I now present “Countdown Redux”. Twenty-one images that should whet your traveler’s appetite and have you dreaming of your own bike trip through Portugal or somewhere, anywhere on this incredible planet.
When traveling through a country there is so much to take in — sights, sounds, culture, language. It can be overwhelming.
Sometimes I choose certain specific things to focus on as I’m pedaling. Trees or birds, or the hats people are wearing. The signs on the side of the road. Or I’ll pick a color. It is amazing how your perspective changes if you focus on the color red, and later on the color blue. What your eye takes in doesn’t change, but how your brain processes it does.
While we were pedaling in Portugal, I started noticing house numbers. In the small villages, most weren’t generic, but often obviously fashioned by the home owner. I began taking photos of them. Then I got obsessed. I started collecting house numbers like you would try to fill out a bingo card. Could I find and photograph all the numbers from 1 to 100?
This was rather entertaining for me, and rather annoying for my partner, Kat, who constantly had to stop and wait as I dismounted my bike to search for the perfect angle to photograph a house number I hadn’t captured yet.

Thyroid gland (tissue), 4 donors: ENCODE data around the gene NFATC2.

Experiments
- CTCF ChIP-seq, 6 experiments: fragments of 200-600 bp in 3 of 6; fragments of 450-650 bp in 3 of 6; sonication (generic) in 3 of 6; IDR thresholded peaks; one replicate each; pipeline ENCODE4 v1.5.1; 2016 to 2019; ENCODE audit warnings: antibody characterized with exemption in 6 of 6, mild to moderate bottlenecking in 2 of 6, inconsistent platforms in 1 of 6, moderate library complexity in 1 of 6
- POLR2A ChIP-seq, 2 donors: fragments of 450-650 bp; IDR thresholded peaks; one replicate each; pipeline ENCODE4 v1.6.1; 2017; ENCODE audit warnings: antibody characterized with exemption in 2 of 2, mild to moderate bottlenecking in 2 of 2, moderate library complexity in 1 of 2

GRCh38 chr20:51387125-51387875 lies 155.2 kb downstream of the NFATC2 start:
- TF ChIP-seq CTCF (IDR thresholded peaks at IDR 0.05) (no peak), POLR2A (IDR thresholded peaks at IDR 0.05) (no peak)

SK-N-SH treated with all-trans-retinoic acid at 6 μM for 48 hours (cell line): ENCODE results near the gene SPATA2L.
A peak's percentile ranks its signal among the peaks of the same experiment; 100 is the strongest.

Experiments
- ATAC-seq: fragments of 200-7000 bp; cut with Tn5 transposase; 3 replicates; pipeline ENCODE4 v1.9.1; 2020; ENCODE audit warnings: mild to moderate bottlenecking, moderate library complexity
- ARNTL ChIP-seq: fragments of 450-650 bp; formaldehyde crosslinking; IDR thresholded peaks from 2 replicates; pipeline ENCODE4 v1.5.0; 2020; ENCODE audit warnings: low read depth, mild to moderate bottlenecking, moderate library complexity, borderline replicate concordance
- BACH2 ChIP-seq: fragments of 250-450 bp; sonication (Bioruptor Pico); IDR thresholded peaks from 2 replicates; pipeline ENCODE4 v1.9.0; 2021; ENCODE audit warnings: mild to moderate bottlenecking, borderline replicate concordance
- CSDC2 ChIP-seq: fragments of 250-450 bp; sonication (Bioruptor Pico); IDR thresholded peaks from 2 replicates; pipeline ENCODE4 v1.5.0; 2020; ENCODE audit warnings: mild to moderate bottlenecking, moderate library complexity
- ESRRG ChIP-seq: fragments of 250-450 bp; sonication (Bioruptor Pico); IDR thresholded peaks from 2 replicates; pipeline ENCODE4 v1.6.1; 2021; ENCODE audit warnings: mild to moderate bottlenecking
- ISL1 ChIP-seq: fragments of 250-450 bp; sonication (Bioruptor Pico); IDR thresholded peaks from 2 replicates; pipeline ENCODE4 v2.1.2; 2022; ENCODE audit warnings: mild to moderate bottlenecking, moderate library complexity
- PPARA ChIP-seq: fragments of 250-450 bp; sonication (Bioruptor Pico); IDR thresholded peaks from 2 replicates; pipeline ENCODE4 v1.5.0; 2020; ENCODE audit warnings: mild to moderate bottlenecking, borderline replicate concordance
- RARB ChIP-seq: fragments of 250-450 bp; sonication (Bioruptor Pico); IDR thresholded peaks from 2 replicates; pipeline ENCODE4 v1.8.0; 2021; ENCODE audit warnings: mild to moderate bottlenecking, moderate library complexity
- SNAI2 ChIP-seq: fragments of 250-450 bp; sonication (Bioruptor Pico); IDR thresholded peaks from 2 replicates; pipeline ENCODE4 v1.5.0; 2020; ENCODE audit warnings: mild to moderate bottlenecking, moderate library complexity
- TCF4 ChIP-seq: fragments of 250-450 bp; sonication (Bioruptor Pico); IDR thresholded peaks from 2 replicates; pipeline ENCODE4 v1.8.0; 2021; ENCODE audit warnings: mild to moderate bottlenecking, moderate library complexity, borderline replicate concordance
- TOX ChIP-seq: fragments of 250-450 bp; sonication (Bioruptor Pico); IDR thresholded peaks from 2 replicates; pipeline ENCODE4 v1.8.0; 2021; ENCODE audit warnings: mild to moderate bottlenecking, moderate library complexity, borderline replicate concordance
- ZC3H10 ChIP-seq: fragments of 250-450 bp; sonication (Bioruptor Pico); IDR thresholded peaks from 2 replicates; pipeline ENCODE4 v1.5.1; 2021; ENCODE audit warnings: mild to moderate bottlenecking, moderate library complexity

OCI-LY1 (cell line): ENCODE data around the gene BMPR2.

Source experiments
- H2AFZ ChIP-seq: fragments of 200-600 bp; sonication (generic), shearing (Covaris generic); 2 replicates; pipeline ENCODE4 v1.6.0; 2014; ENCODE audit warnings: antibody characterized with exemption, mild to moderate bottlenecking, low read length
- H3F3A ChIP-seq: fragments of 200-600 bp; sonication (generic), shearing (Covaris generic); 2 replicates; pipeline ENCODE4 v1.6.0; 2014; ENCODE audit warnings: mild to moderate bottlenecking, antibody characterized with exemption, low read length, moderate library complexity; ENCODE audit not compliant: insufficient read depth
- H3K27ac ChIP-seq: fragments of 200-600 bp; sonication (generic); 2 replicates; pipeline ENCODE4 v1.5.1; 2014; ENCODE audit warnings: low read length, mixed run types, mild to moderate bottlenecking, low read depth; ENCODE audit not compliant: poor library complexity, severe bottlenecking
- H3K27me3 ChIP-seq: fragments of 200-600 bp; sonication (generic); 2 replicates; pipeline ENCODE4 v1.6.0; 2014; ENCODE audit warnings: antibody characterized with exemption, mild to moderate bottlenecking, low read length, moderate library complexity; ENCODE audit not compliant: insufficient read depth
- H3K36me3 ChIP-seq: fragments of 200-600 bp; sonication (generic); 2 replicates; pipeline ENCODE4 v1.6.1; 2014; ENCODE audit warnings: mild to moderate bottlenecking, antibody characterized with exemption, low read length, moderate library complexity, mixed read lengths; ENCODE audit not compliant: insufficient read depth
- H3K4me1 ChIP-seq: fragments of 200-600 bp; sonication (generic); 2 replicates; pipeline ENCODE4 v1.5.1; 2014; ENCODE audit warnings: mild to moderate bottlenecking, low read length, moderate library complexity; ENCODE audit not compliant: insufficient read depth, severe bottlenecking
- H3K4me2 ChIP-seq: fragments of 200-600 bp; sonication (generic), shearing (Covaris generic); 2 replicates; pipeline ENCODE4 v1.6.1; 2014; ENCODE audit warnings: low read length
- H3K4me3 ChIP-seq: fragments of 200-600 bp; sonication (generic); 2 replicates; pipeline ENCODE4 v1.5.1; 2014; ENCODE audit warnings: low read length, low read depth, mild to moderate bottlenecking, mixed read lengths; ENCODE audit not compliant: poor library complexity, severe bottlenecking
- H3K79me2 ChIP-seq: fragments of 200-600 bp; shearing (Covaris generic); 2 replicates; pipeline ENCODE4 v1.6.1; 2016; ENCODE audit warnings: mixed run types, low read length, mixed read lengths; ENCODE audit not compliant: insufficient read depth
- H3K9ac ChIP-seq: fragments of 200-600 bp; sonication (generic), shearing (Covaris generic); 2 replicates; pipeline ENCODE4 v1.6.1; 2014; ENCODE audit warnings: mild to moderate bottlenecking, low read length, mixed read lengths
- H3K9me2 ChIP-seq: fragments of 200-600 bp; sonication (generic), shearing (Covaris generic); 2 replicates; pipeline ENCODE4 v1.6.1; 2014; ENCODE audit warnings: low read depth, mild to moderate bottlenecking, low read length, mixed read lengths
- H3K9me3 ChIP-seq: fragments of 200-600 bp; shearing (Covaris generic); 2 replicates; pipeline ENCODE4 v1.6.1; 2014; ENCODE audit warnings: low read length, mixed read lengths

I didn’t make it to my goal of 100. Somewhere along the way my obsession began to annoy even me. My vision was so zeroed in on house numbers that I was literally missing the big picture.
The video is a shortened version of my countdown to Portugal … as entertaining or annoying as it may be.
A policeman stopped our progress through the small town of Manteigas, Portugal. There was no traffic — no apparent accident or emergency. We parked our bikes and waited.
We heard the music of a marching band long before the processional turned a corner and came into view. It appeared as if the entire town was decked out in ceremonial garb — women with bright green shoulder capes — young boys and girls in white and cream robes. Old men with bright red vestments, marched with tall narrow banners attached polls.
Then came the band. Young and old with their shiny instruments and coats with brass buttons and gold rimmed caps. They played somber tunes. No smiles or waves. This processional was in honor of the martyr Saint Sebastian.
I was wishing this crowd would get a move on. We needed to find a place to stay and it was quickly getting late.
But then I began looking closely at the faces that passed by and my anxiety melted away. How long has that man played the tuba in this band? I wonder what the flute player does for a living? Does the band practice weeknights? To they enjoy it? Whose cap is that little kid wearing?
What’s it like to grow up in a little village in the mountains in Portugal? How many feet have walked these cobblestones? Is someone actually pulling the rope on the church bell, or is it automated?
My mind pleasantly wandered as the music played on. And by the time the band had disappeared up the hill, I found that I liked this town. I had a connection to it, however small.